Having Flashbacks or Nightmares?
Here’s What You Need To Know About Traumatic Memories
If you’ve ever experienced overwhelming stress, shock, abuse, loss, neglect, or violence, your nervous system probably went into protection mode to keep you safe. By shutting down sensations and blocking memories, it helped you survive.
But, if you didn’t fully process the trauma in a safe and supported way, those memories and traumatic energy can get stuck in your body until eventually, they resurface, bringing with them unsettling images, sensations, or emotions.
Memory recall can be intense and scary. It can leave you feeling like you’re back in the past, re-living the real thing again. But understanding the nature of traumatic memory can help you acknowledge the trauma so you can process and release it.
1. Traumatic Memories are different from normal memories
Think of your favourite memory. It’s probably pleasant, easy to recall, and makes for a good story because the details are precise and neatly ordered. That’s a normal memory.
Traumatic memories, on the other hand, are usually fragmented, vague, and puzzling. As a result, they can be confusing, distressing, and sometimes even numbing.
That’s because, when you first experienced the trauma, your body tried to protect you by putting any memories of the moment into deep freeze, so you didn’t have to deal with painful or complex emotions. But now the immediate danger has passed, those memories can begin to resurface. And they do so in pieces, at different times, and in various implicit ways, such as bodily sensations, movement, and unconscious behaviours.
Unlike normal memories, if you don’t safely process and release traumatic memories, they can lead to other problems, such as anxiety, depression, post-traumatic stress disorder (PTSD) or dissociative disorders.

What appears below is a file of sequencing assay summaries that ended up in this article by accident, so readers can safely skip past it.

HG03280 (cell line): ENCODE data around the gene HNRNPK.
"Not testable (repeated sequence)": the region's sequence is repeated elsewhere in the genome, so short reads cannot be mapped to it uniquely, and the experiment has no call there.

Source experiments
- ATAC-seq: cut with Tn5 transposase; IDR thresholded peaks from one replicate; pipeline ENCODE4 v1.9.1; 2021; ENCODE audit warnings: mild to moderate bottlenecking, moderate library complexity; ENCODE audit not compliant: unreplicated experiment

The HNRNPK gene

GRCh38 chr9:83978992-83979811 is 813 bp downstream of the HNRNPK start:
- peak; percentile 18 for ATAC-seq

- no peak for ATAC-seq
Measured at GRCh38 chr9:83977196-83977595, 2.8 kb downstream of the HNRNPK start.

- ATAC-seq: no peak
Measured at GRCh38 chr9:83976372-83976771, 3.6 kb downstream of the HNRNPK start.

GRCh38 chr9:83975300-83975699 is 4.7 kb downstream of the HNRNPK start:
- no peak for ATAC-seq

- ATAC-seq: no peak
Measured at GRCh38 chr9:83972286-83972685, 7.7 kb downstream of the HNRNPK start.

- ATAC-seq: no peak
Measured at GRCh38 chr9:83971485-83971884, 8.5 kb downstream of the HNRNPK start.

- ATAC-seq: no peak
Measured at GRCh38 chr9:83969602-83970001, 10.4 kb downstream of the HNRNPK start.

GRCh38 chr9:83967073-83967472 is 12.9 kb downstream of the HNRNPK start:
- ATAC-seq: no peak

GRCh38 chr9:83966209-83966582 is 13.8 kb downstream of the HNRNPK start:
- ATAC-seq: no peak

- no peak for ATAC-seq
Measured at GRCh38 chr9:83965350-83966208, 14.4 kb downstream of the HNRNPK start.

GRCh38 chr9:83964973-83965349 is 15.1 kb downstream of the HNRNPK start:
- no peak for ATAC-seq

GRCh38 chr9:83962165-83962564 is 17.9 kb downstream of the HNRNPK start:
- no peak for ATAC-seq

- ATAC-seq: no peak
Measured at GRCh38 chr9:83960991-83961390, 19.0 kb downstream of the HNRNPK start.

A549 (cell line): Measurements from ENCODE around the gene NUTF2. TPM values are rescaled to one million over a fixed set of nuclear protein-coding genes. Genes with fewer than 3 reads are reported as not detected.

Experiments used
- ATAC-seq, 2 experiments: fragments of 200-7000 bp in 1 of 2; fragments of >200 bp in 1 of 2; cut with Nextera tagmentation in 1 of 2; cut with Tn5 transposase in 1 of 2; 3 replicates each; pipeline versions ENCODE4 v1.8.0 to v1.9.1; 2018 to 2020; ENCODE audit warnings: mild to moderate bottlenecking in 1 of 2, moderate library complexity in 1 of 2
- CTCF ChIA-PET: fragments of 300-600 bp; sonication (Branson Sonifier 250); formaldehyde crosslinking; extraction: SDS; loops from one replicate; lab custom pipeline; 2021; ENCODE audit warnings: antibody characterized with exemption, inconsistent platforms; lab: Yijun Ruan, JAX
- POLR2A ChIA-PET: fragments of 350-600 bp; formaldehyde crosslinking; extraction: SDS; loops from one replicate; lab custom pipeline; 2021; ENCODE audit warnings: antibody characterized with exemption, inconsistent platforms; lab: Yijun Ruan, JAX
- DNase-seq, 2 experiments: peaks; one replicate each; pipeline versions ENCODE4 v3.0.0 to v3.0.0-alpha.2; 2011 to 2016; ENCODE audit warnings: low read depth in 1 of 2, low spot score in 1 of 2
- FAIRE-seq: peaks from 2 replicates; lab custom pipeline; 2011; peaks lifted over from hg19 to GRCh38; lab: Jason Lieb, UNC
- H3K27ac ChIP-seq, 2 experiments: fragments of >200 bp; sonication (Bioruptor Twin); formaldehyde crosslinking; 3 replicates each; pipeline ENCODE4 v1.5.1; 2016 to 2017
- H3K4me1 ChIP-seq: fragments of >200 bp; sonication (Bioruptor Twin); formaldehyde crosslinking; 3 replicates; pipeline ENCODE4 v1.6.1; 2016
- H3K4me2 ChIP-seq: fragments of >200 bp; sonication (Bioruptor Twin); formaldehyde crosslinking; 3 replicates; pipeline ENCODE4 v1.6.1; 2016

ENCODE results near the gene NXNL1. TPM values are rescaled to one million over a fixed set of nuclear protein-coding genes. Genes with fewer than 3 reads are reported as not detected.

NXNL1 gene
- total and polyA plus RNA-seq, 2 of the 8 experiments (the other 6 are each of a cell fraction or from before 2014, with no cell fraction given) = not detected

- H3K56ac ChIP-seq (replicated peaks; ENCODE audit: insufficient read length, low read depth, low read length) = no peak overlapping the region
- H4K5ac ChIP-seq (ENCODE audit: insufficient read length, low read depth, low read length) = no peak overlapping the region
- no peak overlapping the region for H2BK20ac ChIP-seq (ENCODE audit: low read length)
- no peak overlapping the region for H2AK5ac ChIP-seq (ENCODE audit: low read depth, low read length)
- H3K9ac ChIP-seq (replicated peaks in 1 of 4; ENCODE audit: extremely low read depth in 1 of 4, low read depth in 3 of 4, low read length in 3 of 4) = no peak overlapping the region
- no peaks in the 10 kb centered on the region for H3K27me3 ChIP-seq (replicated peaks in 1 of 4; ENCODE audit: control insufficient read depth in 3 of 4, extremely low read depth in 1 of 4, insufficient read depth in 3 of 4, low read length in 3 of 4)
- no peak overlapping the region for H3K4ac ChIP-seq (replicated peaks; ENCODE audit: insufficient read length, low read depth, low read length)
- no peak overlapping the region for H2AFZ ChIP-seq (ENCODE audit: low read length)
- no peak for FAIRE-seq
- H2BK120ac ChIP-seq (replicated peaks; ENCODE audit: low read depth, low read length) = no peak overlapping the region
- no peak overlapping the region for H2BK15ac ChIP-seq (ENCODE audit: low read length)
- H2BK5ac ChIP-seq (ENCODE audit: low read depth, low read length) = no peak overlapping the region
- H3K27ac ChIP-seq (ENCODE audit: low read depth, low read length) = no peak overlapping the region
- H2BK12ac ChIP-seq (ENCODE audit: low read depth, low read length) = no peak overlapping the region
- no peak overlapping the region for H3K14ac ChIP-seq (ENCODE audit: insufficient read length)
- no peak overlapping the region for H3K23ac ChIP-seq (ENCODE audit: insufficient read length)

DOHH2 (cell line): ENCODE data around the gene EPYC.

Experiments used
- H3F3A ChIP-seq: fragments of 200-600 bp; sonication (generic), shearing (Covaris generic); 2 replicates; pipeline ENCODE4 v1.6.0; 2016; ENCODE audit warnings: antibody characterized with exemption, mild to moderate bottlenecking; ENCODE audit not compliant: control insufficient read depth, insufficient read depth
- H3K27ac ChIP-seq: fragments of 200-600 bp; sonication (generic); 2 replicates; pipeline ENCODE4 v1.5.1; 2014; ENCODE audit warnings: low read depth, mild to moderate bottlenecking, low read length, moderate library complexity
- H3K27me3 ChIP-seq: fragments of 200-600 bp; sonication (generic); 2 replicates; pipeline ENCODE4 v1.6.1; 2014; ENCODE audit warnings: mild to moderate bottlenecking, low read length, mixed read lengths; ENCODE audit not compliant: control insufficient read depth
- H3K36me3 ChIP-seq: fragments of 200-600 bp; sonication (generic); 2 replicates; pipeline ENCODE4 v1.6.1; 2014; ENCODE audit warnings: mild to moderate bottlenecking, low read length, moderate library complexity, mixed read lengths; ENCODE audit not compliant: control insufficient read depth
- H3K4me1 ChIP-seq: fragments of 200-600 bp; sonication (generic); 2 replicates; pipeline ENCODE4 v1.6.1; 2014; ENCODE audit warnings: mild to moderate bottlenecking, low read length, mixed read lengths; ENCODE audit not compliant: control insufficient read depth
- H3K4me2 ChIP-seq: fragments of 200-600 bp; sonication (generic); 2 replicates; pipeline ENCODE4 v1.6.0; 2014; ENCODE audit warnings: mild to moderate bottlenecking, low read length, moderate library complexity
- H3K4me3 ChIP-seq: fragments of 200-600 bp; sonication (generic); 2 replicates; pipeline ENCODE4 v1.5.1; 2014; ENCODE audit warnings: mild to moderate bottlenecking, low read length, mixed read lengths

2. Traumatic memories can re-emerge unexpectedly
You can’t plan the perfect time for a traumatic memory to resurface. They don’t play by the book.
They’re more likely to arise when you least expect them. Like when you’re at a birthday celebration, when you hear a particular song, or see a random object or photo.
And when they do come knocking, they can be persistent, unsettling, and sometimes re-traumatising. Especially if, after being fine for years, you suddenly start having nightmares, emotions, or physical sensations that remind you of a traumatic event from your past.
But here’s something you need to know, what you are remembering happened in the past, right now, in the present, you are safe.
3. Traumatic Memories can be a healing force
Traumatic memories have a way of resurfacing when it’s safe for you to know your experience. It’s like your soul’s way of calling you to resolve your trauma so you can heal and live a little deeper.
When you heed the call, your healing journey can continue. But it’s important to remember that, just like the ocean, healing comes in waves.
Recovering from trauma is not a straight path. Acknowledging it and shifting the energy within your body will look different each day. Some days will flow easier than others. Other days may feel like you’re swimming against the current. Either way, you need to feel it to heal it. It’s all part of the journey.
And with the proper support and coping strategies, you can overcome the fear, anger, sadness, or helplessness that may be holding you back. A trauma-informed therapist can help you do so safely with techniques such as EMDR, trauma-informed yoga therapy, psychotherapy, and counselling.
You can also ease the impact of traumatic memory on your body by bringing yourself to the present moment with some gentle self-care practices. Here’s where your work begins:
- Mindful breathing. Simply focussing on your breath as it touches the tip of your nostrils when you inhale and again as you exhale can help you return to your body.
- Journalling. Write it down. Or draw it out. Get your experience out of your body and onto paper. Track your healing as it happens.
- Tapping. The Tapping Solution is a great way to regulate your nervous system and reduce your stress and anxiety in less than 10 minutes.
At Mindful Synergi, we’re specialists in trauma-informed therapy. So if you’re starting to remember a traumatic moment in your past and need some support, we’re here to help.
Want to better understand the effects of trauma on memory?
Blueknot Foundation has a helpful factsheet on memory. The Truth of Memory and the Memory of the Truth presents the latest research on memory, traumatic memory, and recovered memory to help you expand your understanding of memory.
Prefer to hear about the nature and transformation of trauma in the body?
Listen to Peter Levine’s In an Unspoken Voice as he blends biology, neuroscience, and body-oriented psychotherapy to show our innate capacity to self-regulate and heal from intense emotions and trauma.